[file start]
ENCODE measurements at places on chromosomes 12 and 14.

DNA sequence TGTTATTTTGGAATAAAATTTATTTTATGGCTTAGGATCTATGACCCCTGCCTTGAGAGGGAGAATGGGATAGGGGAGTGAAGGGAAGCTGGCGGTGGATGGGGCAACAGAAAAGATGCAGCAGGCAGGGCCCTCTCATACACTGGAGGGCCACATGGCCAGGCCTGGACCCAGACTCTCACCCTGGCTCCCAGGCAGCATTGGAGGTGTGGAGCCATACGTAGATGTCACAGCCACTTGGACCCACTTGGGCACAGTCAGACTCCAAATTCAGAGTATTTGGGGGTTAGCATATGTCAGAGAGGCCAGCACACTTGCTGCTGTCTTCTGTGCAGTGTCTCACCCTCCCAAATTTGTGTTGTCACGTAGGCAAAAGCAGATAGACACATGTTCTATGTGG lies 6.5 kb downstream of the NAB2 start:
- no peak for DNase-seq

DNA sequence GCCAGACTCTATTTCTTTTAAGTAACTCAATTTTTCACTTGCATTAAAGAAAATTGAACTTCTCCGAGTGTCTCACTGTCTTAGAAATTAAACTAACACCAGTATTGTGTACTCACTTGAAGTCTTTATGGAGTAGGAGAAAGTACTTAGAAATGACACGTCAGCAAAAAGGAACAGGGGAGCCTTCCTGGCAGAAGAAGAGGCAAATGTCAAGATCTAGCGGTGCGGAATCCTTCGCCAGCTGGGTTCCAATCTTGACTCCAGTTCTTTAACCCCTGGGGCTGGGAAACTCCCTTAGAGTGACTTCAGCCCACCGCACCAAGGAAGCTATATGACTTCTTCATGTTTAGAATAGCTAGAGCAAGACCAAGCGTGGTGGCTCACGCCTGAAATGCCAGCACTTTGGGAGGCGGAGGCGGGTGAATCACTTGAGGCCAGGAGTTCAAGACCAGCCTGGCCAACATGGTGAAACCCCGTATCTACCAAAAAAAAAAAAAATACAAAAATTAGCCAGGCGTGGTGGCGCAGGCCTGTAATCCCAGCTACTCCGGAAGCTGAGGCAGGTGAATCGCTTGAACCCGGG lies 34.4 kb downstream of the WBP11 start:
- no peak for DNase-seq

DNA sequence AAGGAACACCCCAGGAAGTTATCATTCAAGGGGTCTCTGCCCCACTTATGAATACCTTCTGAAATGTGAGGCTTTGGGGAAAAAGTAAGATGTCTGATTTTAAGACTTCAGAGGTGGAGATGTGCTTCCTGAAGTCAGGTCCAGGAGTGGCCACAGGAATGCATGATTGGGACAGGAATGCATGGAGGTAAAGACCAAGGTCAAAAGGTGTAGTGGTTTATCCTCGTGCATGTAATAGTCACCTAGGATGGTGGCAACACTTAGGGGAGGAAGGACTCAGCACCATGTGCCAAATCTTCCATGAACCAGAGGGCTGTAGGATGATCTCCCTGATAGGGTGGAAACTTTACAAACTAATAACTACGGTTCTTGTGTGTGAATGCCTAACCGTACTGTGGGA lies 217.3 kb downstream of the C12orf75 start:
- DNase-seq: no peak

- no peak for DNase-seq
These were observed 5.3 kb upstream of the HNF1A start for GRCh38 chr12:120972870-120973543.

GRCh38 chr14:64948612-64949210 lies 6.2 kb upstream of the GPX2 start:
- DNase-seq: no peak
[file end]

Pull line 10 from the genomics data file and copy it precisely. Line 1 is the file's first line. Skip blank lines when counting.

GRCh38 chr14:64948612-64949210 lies 6.2 kb upstream of the GPX2 start: